Intended for healthcare professionals

Rapid response to:

Analysis

Bucking the inequality gradient through early child development

BMJ 2010; 340 doi: https://doi.org/10.1136/bmj.c468 (Published 11 February 2010) Cite this as: BMJ 2010;340:c468

Rapid Response:

Timing is Everything

Matching the timing of individual, family and community interventions
to the critical stages of child development is a vital lesson in the
future health of the Public. [1] Even in an affluent nation like England,
professional help such as specialist public health nursing rarely seems to
reach the most disadvantaged children when and where such help is needed,
or on terms that their parents and elected local councils can grasp. [2]
Hertzman and colleagues (“Tackling inequality: get them while they’re
young” 13 February) recognise the role that good childhood environments in
the early years play in later physical and mental health. However,
successful ‘programmes to support early child development’ need to
incorporate responses to parental illness and disability, as well as the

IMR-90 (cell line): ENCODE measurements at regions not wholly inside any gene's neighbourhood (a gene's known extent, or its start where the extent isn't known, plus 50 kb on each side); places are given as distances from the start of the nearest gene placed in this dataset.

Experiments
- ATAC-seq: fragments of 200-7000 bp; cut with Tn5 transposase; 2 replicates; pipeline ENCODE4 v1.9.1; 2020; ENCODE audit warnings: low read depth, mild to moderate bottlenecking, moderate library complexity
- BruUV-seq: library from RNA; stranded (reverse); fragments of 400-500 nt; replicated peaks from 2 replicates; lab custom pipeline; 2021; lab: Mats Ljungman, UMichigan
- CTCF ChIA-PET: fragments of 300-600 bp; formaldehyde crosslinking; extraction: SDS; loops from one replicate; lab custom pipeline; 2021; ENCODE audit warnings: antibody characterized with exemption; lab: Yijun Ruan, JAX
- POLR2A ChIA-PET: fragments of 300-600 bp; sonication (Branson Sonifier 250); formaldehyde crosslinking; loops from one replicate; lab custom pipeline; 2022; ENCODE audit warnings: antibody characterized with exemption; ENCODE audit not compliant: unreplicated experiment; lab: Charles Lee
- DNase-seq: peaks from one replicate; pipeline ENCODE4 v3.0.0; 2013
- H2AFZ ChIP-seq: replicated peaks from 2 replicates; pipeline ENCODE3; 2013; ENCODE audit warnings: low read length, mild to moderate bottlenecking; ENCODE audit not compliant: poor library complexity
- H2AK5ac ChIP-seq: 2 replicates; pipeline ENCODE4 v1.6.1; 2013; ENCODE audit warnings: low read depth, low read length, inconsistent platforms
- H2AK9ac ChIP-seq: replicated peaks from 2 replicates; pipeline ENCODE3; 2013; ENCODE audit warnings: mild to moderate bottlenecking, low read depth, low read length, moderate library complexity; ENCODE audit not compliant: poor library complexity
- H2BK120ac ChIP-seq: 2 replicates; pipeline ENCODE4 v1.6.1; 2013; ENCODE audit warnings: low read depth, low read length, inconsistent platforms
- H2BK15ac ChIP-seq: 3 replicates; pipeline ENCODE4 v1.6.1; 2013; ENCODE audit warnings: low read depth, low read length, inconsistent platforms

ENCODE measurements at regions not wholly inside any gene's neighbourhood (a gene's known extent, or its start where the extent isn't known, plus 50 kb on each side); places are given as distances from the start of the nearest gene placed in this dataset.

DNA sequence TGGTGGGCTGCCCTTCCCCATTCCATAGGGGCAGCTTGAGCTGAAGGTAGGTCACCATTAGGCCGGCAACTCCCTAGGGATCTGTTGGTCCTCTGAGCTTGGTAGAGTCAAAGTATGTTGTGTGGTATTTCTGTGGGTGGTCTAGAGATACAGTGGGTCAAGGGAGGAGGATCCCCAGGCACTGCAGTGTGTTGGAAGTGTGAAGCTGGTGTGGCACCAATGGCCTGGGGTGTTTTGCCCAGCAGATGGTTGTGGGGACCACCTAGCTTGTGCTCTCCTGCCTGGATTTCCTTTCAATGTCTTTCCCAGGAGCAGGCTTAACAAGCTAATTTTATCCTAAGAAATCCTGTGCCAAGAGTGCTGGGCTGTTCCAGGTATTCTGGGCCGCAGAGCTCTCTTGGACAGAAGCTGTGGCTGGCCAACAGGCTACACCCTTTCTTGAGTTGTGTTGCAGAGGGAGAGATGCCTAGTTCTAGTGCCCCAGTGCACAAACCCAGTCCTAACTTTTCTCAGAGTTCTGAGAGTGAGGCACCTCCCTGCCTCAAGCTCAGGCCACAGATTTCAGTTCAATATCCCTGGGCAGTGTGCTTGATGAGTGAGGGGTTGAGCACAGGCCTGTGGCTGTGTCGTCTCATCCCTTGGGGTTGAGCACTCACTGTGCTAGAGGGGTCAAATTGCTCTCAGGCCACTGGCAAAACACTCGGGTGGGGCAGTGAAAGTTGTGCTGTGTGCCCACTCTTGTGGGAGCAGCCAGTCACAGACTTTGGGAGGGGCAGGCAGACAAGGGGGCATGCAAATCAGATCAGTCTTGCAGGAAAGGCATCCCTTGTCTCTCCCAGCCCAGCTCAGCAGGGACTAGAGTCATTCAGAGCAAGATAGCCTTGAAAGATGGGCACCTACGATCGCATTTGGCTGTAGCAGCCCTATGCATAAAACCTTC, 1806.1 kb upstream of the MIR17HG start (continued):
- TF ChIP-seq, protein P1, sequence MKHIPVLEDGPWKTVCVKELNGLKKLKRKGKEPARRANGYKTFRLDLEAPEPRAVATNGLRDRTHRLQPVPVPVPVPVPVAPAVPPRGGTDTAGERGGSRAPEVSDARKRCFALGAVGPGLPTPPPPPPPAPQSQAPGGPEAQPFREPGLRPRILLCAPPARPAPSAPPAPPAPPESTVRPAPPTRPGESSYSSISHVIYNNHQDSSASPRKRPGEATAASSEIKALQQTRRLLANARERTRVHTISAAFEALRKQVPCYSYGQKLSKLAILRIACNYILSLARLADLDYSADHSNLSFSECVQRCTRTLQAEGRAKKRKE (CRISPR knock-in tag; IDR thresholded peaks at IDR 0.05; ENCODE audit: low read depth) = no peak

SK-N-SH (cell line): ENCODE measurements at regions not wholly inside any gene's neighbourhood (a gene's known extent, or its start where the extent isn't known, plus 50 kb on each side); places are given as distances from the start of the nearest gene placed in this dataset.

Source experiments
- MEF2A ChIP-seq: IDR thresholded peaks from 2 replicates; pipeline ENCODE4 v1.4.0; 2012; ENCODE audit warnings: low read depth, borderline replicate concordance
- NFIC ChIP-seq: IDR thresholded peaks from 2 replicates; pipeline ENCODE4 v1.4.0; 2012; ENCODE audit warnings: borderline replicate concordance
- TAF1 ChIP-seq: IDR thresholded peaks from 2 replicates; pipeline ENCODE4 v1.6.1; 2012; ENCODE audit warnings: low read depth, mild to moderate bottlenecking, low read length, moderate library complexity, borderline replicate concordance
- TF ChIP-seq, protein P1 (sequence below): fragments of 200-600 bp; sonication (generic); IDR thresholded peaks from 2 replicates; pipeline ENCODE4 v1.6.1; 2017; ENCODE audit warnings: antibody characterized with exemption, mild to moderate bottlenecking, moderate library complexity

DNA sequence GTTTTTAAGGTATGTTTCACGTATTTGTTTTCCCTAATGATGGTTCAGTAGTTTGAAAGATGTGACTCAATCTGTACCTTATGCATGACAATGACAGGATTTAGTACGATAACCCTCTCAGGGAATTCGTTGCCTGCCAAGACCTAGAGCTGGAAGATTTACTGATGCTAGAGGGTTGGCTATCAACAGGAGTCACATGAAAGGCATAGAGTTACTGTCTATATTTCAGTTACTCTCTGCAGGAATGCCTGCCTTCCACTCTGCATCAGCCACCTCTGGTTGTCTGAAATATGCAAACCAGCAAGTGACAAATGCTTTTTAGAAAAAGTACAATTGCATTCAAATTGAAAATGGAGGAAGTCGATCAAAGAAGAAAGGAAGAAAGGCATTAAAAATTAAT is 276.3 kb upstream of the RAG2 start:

economic gradients in Society. At a rough reckoning in England, the
percentages of households with young children where at least one parent
has: untreated mental illness (mainly depression) ~ 10%, untreated alcohol
dependence ~ 8%, disabilities detected when in mainstream schools but
still unresolved in adulthood (including mild learning disabilities) ~7% .
All of these adult problems are more common and less likely to get medical
attention in the poorest communities. Assuming some overlap (co-
morbidity) within poor households, perhaps 20% of children are dependent
on parents with these unresolved conditions? It is not surprising in our
profile of diverse parenting programmes across a County (population of 1.7
million) that long serving ‘Parenting Practitioners’ requested additional
training and supervision around problems with alcohol or disability, and
found entrenched parental behaviours like domestic violence affected their
work across many interventions to improve local childhoods. [3]

[1] Caan W. Being of sound mind, in the beginning. Department of
Health: Mental Health Promotion Update 2005; 2: 13-15.

[2] Cowley S, Dowling S, Caan W. Too little for early interventions?
Examining the policy-practice gap in English health visiting services and
organisation. Primary Health Care R&D 2009; 10: 130-142.

[3] Caan W. Providing a comprehensive picture of the Parenting
Programmes being run throughout Essex. Report for Essex County Council by
Anglia Ruskin University: Chelmsford, 2009.

Competing interests:
Research and teaching in a Department of Child and Family Health

Competing interests: No competing interests

14 February 2010
Woody Caan
Professor of Public Health
Anglia Ruskin University, Cambridge CB1 1PT